Torn rotator cuff recovery can be difficult. How difficult and what it requires depends on whether you have or have not had surgery. As you may recall, not all rotator cuff tears require surgery. Some are degenerative. This means that they developed slowly over time, from years of use – just like an old pair of jeans may develop a hole in the knee. If you have one of these tears and your shoulder is symptomatic, you often don’t need surgery to recover. On the other hand, acute traumatic tears, in which the rotator cuff is abruptly torn from its bony insertion, often do poorly without surgery. So, as you can see, your torn rotator cuff tear recovery is as much dependent on your tear type as on the type of treatment you undergo.
Let’s take a look…
Torn Rotator Cuff Recovery: Nonsurgical Approach
Degenerative Rotator Cuff Tears
If you have a degenerative rotator cuff tear, it likely existed long before your recent symptoms began. I know that sounds odd but there is a good chance that your symptoms are unrelated to your tear. Just as a person without a rotator cuff tear can develop shoulder pain, a person with a degenerative rotator cuff tear can develop similar pain without the rotator cuff tear being the cause of their pain. That’s because two health issues can sometimes exist at the same time, even in the same joint, and not necessarily be related.
First, there are a number of disorders that can cause shoulder symptoms but have nothing to do with your rotator cuff tear. Things like frozen shoulder and arthritis can cause significant symptoms and are often unrelated to any tear that may exist. You can have an injury – sustain a strain, sprain or bone bruising – and develop significant shoulder pain and weakness – but the injury may be unrelated to your rotator cuff tear.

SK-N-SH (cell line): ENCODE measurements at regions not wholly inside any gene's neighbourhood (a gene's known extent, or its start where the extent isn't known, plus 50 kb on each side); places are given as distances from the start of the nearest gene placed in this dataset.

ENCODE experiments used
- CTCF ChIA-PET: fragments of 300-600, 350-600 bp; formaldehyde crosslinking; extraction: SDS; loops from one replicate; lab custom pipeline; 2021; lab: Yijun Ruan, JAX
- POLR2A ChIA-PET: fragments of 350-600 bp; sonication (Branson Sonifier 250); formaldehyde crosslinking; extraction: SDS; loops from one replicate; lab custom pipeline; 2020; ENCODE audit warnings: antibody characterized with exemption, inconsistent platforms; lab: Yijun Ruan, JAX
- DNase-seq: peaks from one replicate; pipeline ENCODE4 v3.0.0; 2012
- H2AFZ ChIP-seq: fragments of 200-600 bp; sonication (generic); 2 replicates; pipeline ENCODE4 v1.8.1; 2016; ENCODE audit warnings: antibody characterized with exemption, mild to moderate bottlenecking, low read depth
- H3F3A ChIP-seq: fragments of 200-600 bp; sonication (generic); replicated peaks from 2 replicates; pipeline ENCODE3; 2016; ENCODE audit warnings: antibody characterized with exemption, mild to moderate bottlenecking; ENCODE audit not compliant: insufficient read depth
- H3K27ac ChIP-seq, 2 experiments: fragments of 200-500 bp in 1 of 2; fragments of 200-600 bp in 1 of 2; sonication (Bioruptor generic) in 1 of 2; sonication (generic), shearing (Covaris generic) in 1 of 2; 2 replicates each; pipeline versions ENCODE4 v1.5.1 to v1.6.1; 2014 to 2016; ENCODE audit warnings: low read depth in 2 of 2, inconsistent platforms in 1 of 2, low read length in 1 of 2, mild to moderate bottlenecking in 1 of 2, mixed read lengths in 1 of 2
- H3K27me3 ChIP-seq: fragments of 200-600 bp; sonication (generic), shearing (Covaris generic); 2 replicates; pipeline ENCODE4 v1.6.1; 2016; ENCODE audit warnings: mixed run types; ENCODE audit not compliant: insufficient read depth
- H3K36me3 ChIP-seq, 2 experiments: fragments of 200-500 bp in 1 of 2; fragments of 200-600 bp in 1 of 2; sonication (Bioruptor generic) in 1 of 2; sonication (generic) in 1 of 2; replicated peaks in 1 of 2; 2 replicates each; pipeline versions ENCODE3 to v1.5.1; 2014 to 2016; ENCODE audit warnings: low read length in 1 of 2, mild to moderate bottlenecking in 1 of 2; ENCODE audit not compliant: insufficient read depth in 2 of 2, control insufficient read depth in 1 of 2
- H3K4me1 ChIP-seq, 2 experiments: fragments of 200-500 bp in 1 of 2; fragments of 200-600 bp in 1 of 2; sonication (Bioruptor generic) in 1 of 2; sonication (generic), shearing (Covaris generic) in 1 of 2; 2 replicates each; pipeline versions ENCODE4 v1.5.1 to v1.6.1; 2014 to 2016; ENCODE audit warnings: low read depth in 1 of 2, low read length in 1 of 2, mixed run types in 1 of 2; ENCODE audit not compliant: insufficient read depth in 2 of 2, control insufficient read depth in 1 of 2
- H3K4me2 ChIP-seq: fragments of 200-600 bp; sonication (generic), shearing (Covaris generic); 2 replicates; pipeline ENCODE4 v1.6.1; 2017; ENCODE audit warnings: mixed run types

Partially Symptomatic Rotator Cuff Tear
Alternatively, your tear may be partially responsible for your new symptoms. Essentially, the tear may have made your shoulder susceptible to injury but is not the direct cause of your symptoms. Huh?, Well the tear could have made your shoulder slightly weaker or function slightly different – not enough for you to notice – not enough for you to become symptomatic – but enough for some subtle episode, injury, or other event to make your shoulder now become symptomatic.
In all these cases, treating the symptoms, rather than your tear, may return your shoulder to the way it was before the onset of your problem.
Furthermore, these degenerative tears often don’t heal well even after surgery. The patient’s pain frequently resolves and their function improves but their tear is often found to still exist. The post op rest and physical therapy heals the shoulder – not the repair.
So, if you have a painful shoulder and degenerative rotator cuff tear, your treatment should be directed at the cause of your symptoms – not necessarily at your tear.
My Nonsurgical Torn Rotator Cuff Recovery Approach
In patients suspected of having a degenerative rotator cuff tear with another apparent source for their symptoms, I usually suggest a 1-2 month trial of nonoperative treatment. If there is considerable improvement but not complete improvement, we may give it a little more time.
As mentioned, the treatment is directed to the problem. It is very important to avoid pain. Pain is your body’s way of telling you that you are making things worse. If you worsen the symptoms, you are likely worsening the problem. Worsening the problem can prolong or jeopardize your recovery. So it is wise to avoid painful activities.
I try to stop any painful inflammation. Using oral antiinflammatories and occasionally a cortisone injection can often be very helpful with this.
Additionally, there often is some dysfunction of the shoulder joint. In those cases, physical therapy is very helpful. Think of the shoulder as a cart pulled by a number of horses. If some of the horses decide to go left while one decides to go right, the cart will shake. It may even flip over. Surely it won’t function properly. This is not unlike the shoulder that requires a number of different muscles and bones working together in a very specific manner for proper function. If one or two of these are not doing their job, problems may develop. Physical therapy may help with this.
And if your torn rotator cuff recovery is not good enough…We can always perform surgery…We’ll talk about that more in an upcoming post.